The last week has not been a favorable one for the Bitterroot Resort, proposed as “North America’s largest ski resort” by developer Tom Maclay, who’s seeking to augment the appeal of the golf courses and housing planned for his Bitterroot ranchlands by gaining access to about 12,000 acres of National Forest land on Lolo Peak.
Draft forest plans for the Lolo and Bitterroot National Forests released May 1, and a Forest Service study of demographics, industry trends and climate data released April 27, all steepen the uphill trek facing Maclay’s plans.
Besides precluding developed recreation on Lolo Peak, the draft plan would actually expand both the Selway-Bitterroot Wilderness and the Carlton Research Natural Area in areas sought for use by the resort, according to Lolo spokeswoman Sharon Sweeney.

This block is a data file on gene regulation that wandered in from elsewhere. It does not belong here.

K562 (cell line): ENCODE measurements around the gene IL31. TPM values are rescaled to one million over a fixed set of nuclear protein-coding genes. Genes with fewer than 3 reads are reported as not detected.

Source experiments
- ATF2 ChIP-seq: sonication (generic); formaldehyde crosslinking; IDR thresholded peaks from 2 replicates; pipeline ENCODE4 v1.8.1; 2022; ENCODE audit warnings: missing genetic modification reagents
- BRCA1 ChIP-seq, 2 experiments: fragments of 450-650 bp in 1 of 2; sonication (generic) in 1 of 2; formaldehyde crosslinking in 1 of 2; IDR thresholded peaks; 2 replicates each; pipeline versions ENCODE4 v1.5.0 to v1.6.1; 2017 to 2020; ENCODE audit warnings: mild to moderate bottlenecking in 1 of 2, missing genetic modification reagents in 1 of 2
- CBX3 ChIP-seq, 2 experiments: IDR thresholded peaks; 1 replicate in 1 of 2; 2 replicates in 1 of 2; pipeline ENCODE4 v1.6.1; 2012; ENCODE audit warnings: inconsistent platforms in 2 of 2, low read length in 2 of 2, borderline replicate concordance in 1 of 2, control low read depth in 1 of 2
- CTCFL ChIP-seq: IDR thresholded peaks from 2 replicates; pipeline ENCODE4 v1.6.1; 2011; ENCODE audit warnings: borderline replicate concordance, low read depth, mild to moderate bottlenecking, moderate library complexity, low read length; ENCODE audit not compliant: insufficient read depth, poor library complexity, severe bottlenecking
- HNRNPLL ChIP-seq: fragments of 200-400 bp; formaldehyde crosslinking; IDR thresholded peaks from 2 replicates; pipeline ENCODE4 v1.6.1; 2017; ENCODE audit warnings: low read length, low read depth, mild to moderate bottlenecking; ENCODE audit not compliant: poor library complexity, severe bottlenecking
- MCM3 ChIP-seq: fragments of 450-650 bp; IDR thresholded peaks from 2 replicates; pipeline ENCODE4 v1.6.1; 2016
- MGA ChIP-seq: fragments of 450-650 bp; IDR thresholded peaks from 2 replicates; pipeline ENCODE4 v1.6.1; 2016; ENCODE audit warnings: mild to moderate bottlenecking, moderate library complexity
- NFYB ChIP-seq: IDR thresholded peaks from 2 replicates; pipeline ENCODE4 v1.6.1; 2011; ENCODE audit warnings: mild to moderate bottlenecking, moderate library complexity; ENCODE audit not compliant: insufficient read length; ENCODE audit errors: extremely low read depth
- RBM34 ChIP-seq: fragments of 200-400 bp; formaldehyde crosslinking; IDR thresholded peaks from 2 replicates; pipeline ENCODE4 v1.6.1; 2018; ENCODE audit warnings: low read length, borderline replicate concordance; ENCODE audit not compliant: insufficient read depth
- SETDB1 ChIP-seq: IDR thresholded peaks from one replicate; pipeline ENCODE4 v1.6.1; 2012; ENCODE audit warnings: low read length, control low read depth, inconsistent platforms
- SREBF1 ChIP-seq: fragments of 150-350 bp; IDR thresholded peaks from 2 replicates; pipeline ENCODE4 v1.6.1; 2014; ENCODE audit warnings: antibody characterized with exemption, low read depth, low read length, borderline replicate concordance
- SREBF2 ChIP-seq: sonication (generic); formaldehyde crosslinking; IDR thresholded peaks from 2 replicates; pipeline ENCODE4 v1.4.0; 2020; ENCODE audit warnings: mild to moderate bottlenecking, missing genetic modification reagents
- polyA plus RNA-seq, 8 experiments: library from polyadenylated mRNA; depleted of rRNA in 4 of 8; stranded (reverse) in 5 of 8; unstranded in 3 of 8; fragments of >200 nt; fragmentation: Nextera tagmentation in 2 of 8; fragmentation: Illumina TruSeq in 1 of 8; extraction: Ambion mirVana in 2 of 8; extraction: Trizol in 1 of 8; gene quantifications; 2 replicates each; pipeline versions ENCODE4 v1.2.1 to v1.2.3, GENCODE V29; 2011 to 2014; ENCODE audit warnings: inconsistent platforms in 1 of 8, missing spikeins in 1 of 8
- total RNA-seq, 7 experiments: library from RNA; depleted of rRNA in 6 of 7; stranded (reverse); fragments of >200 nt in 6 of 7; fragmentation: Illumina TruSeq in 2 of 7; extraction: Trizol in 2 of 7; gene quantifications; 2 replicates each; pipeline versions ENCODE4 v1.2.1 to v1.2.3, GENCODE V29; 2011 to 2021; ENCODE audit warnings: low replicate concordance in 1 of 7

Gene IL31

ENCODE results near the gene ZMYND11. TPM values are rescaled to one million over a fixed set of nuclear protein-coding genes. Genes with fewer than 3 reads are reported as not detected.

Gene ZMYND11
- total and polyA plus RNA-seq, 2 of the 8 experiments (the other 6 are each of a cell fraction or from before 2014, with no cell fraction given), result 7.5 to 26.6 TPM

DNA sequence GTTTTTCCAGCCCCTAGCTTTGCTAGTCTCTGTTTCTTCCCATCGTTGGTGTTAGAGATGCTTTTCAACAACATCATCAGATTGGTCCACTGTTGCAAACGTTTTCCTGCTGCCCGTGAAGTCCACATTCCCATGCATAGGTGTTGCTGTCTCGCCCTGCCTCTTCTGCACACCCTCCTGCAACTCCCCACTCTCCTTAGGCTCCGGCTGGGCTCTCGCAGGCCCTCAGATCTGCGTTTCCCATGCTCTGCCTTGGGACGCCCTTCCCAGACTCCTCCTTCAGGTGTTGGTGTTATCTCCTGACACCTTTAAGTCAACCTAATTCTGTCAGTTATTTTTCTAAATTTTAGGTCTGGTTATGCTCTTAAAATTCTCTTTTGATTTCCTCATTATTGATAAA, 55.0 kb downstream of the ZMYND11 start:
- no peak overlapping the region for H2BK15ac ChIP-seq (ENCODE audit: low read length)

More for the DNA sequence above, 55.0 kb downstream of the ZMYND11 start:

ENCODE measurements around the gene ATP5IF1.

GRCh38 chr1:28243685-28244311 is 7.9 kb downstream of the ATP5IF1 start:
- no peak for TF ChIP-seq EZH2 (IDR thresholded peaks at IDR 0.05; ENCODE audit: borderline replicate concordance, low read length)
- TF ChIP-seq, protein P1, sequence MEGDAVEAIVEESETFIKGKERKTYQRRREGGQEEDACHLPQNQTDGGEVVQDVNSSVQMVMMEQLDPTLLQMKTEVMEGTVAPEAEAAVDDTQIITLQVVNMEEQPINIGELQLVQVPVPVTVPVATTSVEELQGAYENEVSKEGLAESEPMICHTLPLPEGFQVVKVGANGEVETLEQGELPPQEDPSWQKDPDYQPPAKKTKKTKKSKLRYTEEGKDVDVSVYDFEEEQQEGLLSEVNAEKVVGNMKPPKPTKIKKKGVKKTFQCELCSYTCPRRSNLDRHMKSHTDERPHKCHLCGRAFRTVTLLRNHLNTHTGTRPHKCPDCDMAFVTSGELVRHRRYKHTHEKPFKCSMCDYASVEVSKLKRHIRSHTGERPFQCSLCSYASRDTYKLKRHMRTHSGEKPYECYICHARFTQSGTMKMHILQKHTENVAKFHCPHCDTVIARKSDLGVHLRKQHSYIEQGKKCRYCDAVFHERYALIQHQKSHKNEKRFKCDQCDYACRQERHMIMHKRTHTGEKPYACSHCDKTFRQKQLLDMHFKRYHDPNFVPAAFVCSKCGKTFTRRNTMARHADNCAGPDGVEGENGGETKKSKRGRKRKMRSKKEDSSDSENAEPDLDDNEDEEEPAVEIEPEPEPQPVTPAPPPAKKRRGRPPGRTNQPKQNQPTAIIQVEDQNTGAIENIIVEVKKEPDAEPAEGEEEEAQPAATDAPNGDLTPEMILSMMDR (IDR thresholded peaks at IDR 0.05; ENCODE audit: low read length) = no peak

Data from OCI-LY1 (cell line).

Jim Gill, Bitterroot Resort chief operating officer, says the draft forest plans’ provisions aren’t surprising, and he hopes the public will encourage the Forest Service to alter the plans to allow downhill skiing.
“We know quite often when plans come out they’re in a basic form that requires, in our case, redrafting,” says Gill, adding that the resort plans to step up its efforts during the now-underway 90-day comment period preceding the release of the final plans.
A preliminary proposal by the resort was rejected last year because the existing forest plan didn’t support downhill skiing in the area, and the resort recently resubmitted a scaled-down plan that’s still pending. The new draft plans (available at www.fs.fed.us/r1/wmpz, along with public meeting schedules) would encourage additional downhill skiing only in the area by allowing expansion of Lost Trail Powder Mountain.
That provision of the plan results in part from a Forest Service study released April 27 that analyzed the need for additional downhill skiing opportunities and found that a combination of regional demographics, ski industry trends and climate change argue against the need for and potential of a new destination resort in the area.